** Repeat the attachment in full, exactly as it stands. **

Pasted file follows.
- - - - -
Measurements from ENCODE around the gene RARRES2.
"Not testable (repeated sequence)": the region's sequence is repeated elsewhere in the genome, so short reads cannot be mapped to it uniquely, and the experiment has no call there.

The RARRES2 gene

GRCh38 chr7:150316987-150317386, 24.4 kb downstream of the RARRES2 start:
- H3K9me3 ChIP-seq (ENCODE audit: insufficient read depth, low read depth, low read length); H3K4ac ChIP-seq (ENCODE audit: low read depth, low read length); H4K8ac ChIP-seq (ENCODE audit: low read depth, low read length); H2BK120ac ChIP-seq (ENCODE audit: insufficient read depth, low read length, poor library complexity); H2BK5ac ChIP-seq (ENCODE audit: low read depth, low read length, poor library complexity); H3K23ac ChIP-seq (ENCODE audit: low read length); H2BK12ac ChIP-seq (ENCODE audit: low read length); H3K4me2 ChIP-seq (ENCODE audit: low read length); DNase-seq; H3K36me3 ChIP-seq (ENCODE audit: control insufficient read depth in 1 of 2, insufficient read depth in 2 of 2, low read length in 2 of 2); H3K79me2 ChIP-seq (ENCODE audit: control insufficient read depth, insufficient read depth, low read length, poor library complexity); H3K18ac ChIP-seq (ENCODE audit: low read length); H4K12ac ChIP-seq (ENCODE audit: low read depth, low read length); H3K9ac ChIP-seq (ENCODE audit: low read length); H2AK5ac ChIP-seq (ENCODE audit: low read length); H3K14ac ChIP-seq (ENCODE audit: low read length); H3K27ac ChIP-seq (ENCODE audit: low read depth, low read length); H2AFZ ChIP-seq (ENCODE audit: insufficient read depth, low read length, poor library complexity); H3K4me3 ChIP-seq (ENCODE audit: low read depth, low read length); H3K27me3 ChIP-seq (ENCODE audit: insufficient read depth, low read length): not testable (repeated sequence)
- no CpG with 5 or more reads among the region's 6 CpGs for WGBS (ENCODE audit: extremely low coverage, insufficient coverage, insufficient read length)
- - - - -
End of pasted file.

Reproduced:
Measurements from ENCODE around the gene RARRES2.
"Not testable (repeated sequence)": the region's sequence is repeated elsewhere in the genome, so short reads cannot be mapped to it uniquely, and the experiment has no call there.

The RARRES2 gene

GRCh38 chr7:150316987-150317386, 24.4 kb downstream of the RARRES2 start:
- H3K9me3 ChIP-seq (ENCODE audit: insufficient read depth, low read depth, low read length); H3K4ac ChIP-seq (ENCODE audit: low read depth, low read length); H4K8ac ChIP-seq (ENCODE audit: low read depth, low read length); H2BK120ac ChIP-seq (ENCODE audit: insufficient read depth, low read length, poor library complexity); H2BK5ac ChIP-seq (ENCODE audit: low read depth, low read length, poor library complexity); H3K23ac ChIP-seq (ENCODE audit: low read length); H2BK12ac ChIP-seq (ENCODE audit: low read length); H3K4me2 ChIP-seq (ENCODE audit: low read length); DNase-seq; H3K36me3 ChIP-seq (ENCODE audit: control insufficient read depth in 1 of 2, insufficient read depth in 2 of 2, low read length in 2 of 2); H3K79me2 ChIP-seq (ENCODE audit: control insufficient read depth, insufficient read depth, low read length, poor library complexity); H3K18ac ChIP-seq (ENCODE audit: low read length); H4K12ac ChIP-seq (ENCODE audit: low read depth, low read length); H3K9ac ChIP-seq (ENCODE audit: low read length); H2AK5ac ChIP-seq (ENCODE audit: low read length); H3K14ac ChIP-seq (ENCODE audit: low read length); H3K27ac ChIP-seq (ENCODE audit: low read depth, low read length); H2AFZ ChIP-seq (ENCODE audit: insufficient read depth, low read length, poor library complexity); H3K4me3 ChIP-seq (ENCODE audit: low read depth, low read length); H3K27me3 ChIP-seq (ENCODE audit: insufficient read depth, low read length): not testable (repeated sequence)
- no CpG with 5 or more reads among the region's 6 CpGs for WGBS (ENCODE audit: extremely low coverage, insufficient coverage, insufficient read length)